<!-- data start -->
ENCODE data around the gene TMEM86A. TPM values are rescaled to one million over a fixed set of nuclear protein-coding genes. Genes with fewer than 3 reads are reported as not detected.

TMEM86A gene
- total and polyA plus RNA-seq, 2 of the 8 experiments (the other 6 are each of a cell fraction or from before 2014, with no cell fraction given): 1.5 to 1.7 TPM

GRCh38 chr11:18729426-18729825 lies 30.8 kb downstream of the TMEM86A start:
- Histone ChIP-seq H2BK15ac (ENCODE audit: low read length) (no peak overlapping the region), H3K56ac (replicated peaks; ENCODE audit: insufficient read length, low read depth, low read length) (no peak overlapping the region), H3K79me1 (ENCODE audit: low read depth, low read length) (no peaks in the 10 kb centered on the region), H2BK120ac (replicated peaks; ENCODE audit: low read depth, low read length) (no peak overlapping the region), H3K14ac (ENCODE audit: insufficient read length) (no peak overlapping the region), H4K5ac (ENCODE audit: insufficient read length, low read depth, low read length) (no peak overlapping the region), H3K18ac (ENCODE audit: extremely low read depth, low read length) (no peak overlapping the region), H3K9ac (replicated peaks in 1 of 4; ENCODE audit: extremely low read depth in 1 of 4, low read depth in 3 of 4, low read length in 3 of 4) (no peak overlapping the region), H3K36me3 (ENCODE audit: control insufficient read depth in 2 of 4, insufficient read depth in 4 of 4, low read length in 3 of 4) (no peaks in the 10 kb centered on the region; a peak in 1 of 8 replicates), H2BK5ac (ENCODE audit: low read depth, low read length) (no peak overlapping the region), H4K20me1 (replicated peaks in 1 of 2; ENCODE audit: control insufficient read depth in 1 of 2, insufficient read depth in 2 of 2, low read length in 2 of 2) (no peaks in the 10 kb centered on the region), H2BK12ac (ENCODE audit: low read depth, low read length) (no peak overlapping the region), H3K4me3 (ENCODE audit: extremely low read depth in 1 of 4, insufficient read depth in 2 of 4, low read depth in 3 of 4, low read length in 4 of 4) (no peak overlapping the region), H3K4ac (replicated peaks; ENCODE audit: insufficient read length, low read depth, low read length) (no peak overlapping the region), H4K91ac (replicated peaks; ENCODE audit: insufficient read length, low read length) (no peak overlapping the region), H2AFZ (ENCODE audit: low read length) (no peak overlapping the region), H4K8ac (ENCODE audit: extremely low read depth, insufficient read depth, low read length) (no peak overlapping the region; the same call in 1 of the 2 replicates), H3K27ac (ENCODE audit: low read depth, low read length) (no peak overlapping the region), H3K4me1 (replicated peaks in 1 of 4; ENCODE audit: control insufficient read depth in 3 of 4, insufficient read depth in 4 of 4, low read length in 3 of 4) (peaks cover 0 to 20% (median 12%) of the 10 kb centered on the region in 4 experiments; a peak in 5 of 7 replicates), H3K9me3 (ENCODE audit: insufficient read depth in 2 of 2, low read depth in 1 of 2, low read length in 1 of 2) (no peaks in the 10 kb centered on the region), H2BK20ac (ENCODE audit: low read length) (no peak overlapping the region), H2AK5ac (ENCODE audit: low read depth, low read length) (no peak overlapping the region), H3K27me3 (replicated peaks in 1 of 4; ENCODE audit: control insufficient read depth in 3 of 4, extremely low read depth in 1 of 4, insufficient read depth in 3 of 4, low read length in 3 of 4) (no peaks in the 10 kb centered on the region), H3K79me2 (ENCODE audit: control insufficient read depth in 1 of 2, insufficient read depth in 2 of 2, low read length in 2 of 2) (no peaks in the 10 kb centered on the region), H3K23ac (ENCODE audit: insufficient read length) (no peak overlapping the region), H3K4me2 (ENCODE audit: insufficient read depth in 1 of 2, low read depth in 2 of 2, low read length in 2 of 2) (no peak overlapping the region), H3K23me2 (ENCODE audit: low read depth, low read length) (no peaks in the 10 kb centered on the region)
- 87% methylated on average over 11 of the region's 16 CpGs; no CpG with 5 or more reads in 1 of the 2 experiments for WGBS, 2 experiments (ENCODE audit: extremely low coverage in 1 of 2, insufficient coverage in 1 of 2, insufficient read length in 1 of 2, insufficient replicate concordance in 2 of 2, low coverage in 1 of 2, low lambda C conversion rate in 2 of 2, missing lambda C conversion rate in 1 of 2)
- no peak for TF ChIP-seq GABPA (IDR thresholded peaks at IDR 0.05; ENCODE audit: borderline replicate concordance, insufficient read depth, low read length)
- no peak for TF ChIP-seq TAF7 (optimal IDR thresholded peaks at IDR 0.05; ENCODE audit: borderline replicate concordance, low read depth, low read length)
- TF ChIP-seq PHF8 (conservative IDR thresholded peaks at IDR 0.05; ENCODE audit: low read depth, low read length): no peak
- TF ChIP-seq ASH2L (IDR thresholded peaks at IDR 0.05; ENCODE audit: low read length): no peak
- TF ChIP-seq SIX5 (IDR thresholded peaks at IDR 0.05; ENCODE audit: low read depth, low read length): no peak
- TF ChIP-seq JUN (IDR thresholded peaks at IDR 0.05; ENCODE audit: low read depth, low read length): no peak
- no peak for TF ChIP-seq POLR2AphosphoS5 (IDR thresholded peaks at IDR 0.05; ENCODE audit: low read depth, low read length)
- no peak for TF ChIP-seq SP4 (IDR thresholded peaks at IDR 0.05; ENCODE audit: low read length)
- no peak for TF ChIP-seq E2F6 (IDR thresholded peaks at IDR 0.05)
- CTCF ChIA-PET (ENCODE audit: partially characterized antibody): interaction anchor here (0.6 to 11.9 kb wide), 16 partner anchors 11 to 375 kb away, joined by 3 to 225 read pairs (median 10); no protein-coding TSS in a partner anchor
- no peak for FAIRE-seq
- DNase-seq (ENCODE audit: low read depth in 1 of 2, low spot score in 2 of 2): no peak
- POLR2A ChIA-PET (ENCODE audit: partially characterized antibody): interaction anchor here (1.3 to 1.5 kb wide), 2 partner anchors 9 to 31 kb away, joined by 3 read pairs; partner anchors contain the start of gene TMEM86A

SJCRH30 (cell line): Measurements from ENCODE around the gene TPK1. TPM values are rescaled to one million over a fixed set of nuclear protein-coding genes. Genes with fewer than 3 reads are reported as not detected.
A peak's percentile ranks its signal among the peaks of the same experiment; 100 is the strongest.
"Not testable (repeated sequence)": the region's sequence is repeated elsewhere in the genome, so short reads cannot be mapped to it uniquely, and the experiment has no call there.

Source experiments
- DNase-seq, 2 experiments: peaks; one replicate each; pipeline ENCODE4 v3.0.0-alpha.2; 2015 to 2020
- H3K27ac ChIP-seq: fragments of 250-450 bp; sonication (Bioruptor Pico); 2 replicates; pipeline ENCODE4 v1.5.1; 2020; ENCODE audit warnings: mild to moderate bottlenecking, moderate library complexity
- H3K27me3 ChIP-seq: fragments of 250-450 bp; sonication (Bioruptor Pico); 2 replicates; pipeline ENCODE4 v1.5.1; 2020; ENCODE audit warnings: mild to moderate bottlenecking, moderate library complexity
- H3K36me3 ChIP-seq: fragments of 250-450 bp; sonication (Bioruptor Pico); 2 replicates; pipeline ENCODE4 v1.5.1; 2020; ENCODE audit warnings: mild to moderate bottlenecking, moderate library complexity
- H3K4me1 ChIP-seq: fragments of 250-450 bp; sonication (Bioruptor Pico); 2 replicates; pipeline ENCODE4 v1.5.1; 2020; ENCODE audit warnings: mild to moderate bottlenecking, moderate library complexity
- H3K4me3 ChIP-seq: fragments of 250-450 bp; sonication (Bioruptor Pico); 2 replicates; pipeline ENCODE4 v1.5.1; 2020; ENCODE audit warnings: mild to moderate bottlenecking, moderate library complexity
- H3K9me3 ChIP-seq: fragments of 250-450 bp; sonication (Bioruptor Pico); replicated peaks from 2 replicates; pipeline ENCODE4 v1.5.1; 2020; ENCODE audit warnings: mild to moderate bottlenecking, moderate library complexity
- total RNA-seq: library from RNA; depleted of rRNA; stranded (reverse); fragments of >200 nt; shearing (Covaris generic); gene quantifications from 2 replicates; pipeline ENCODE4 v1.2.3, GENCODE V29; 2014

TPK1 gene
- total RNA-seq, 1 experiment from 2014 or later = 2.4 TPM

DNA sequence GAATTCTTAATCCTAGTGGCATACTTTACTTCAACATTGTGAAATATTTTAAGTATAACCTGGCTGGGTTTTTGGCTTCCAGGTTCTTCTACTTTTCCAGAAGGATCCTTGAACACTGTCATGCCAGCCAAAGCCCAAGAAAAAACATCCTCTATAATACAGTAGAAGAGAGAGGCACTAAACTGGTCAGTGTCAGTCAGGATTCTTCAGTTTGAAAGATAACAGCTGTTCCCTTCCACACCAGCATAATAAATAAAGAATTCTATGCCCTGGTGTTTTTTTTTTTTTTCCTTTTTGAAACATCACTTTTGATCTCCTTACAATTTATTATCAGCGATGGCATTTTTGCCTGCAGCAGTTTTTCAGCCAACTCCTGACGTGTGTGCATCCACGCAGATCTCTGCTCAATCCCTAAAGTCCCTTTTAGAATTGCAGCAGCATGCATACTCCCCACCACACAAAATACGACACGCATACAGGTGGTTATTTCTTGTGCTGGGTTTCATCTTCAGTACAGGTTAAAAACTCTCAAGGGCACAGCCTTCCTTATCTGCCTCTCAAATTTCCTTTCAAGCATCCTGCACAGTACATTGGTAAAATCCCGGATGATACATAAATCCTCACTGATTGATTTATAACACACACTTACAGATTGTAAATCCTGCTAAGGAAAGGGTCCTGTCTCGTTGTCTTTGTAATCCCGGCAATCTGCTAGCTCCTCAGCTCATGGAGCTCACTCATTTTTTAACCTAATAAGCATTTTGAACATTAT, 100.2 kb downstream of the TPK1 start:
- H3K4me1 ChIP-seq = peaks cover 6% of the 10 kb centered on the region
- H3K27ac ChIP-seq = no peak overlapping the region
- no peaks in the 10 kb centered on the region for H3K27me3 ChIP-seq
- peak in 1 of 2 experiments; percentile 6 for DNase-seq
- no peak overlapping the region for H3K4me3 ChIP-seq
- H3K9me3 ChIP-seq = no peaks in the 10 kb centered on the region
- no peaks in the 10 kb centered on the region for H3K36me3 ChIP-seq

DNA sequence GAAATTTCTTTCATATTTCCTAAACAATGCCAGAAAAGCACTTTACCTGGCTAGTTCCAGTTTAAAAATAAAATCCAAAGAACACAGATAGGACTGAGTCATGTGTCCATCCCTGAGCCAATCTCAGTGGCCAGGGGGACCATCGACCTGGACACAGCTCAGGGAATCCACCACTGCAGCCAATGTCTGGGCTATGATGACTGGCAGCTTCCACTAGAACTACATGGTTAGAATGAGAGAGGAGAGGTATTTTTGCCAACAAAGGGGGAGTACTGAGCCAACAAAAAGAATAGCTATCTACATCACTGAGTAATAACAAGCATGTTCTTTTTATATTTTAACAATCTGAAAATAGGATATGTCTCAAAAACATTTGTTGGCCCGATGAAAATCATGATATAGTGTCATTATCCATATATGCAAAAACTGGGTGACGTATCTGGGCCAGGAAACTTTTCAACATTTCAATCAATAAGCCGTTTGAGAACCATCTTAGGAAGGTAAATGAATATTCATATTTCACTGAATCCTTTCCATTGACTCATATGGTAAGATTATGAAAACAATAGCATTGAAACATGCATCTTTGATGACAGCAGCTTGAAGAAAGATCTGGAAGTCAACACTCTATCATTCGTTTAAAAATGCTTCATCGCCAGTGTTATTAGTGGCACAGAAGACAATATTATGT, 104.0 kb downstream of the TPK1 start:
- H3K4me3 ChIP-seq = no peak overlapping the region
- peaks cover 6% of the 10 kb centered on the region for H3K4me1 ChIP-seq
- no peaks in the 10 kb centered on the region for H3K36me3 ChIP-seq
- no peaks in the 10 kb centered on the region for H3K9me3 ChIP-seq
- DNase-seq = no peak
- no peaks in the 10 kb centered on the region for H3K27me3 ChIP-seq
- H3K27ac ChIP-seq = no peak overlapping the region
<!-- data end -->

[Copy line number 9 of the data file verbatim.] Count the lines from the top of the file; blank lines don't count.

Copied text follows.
- TF ChIP-seq PHF8 (conservative IDR thresholded peaks at IDR 0.05; ENCODE audit: low read depth, low read length): no peak